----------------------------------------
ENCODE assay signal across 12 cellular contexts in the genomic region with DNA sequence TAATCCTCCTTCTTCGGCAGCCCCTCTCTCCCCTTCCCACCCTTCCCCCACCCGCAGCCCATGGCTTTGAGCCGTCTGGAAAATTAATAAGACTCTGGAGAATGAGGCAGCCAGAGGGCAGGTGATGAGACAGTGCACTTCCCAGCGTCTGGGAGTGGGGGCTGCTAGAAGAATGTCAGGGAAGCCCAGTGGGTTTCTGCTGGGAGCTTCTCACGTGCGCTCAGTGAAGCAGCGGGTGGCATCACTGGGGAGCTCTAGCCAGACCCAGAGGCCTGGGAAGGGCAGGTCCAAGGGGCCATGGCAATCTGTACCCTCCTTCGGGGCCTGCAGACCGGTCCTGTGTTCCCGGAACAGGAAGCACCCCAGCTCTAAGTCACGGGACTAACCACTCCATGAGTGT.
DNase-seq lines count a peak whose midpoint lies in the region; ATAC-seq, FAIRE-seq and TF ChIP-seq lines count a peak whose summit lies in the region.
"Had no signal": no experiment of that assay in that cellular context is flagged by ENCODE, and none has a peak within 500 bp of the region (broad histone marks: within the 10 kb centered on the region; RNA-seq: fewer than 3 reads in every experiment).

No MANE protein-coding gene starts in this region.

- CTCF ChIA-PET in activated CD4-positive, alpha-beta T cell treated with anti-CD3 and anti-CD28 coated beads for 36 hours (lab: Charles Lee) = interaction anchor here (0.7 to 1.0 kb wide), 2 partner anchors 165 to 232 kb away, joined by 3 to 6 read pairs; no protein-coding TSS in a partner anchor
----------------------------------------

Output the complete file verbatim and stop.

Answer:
ENCODE assay signal across 12 cellular contexts in the genomic region with DNA sequence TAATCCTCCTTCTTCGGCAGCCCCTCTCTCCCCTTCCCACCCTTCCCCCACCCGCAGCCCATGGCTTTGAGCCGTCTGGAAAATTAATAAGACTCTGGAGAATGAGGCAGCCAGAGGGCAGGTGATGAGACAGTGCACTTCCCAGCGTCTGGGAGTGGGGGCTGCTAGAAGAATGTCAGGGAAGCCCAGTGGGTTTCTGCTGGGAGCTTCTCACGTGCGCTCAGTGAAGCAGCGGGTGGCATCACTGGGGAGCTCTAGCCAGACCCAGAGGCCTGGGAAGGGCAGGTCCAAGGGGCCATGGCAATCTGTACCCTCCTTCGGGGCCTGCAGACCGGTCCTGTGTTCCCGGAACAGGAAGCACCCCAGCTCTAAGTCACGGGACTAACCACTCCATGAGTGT.
DNase-seq lines count a peak whose midpoint lies in the region; ATAC-seq, FAIRE-seq and TF ChIP-seq lines count a peak whose summit lies in the region.
"Had no signal": no experiment of that assay in that cellular context is flagged by ENCODE, and none has a peak within 500 bp of the region (broad histone marks: within the 10 kb centered on the region; RNA-seq: fewer than 3 reads in every experiment).

No MANE protein-coding gene starts in this region.

- CTCF ChIA-PET in activated CD4-positive, alpha-beta T cell treated with anti-CD3 and anti-CD28 coated beads for 36 hours (lab: Charles Lee) = interaction anchor here (0.7 to 1.0 kb wide), 2 partner anchors 165 to 232 kb away, joined by 3 to 6 read pairs; no protein-coding TSS in a partner anchor